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Title: Functioning of an ancient routing system, the Escanilla Formation, South Central Pyrenees
Author: Michael, Nikolaos
ISNI:       0000 0004 2752 7750
Awarding Body: Imperial College London
Current Institution: Imperial College London
Date of Award: 2013
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The thesis topic concerns the analysis of a well-exposed Eocene sediment routing system in the wedge-top zone of the southern Pyrenees. The Escanilla sediment routing system can be used as a case study of generic value in understanding the dynamics of an ancient source-to-sink system. The Escanilla Formation is a mid-upper Eocene (Bartonian – Priabonian) siliciclastic sedimentary system that was sourced from the Axial Zone of the Pyrenees and deposited on top of the fold-thrust belt of the south-central tectonic unit. Its deposits are found in the Tremp-Graus and Ainsa basins and distal time equivalent units are found in the Jaca basin. The project involves the definition of the sediment routing system linking source area catchments and depositional sinks. It investigates the provenance of sediment in the basin-fill, tracks down-system sedimentological and granulometric trends, and evaluates the volumetric budget of the entire sediment routing system. The reconstruction of the sediment routing system fairway was aided by new provenance data comprising U/Pb dating of detrital zircons, detrital apatite fission track analysis, and evaluation of clast lithologies in fluvial conglomerates, compilation of palaeoflow indicators from sedimentary structures, and a pilot study of heavy minerals. A correlation panel is proposed dividing the Escanilla system into three time intervals. Sedimentary facies changes, grain-size of conglomerate and grain-size fractions are analysed quantitatively from proximal to distal stations within these three time intervals. The fairway, combined with sedimentary logs, allows a sediment budget to be constructed. Depositional volumes and surface fluxes are calculated for the three time intervals, allowing the temporal evolution of the sediment routing system to be constrained. Knowledge of the evolution of sediment budgets and fluxes through time allows an assessment of the sediment effluxes of catchment areas feeding the Escanilla system, and helps an understanding of how supply signals (grain-size fractions and sediment volumes) are propagated down-system. Such propagation is a vital tool in stratigraphic prediction.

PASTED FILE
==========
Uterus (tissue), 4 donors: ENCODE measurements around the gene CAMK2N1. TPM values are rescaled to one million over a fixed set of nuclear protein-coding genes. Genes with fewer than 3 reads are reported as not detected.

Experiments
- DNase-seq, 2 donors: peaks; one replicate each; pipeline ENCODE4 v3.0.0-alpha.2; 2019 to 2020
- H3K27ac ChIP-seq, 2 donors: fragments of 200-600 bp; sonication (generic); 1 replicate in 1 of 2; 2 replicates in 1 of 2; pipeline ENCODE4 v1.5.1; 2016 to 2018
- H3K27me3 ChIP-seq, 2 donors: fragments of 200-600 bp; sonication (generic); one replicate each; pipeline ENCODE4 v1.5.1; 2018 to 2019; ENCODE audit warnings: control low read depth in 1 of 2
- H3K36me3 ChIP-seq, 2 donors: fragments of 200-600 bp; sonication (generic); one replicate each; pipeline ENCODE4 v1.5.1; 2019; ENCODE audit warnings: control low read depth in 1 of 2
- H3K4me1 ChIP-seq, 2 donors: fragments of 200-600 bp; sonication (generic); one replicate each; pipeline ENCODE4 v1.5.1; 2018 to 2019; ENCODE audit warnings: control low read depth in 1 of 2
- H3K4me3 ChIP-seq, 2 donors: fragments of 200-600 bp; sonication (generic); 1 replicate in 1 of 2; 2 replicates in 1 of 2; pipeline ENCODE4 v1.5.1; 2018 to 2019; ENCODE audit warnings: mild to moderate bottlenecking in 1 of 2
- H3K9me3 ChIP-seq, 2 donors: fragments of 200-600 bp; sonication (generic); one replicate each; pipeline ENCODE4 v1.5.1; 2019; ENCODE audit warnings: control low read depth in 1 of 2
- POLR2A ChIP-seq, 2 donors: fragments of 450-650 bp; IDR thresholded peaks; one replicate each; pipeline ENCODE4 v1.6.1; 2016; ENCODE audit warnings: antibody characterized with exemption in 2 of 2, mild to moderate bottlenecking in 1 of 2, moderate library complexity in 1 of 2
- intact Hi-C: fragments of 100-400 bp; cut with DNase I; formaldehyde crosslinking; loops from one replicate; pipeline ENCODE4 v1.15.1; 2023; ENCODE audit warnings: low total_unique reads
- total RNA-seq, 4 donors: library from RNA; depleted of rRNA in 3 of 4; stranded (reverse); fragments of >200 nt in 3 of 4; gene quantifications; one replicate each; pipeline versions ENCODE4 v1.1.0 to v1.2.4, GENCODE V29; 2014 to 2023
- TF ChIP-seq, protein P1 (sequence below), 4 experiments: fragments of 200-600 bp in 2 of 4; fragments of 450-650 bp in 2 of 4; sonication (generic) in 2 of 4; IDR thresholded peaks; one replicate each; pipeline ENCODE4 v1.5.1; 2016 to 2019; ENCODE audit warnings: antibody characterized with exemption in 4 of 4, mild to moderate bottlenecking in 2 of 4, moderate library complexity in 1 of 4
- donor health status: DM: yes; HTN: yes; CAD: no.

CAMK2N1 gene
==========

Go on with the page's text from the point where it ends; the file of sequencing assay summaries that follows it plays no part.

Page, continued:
Supervisor: Allen, Philip Sponsor: Not available
Qualification Name: Thesis (Ph.D.) Qualification Level: Doctoral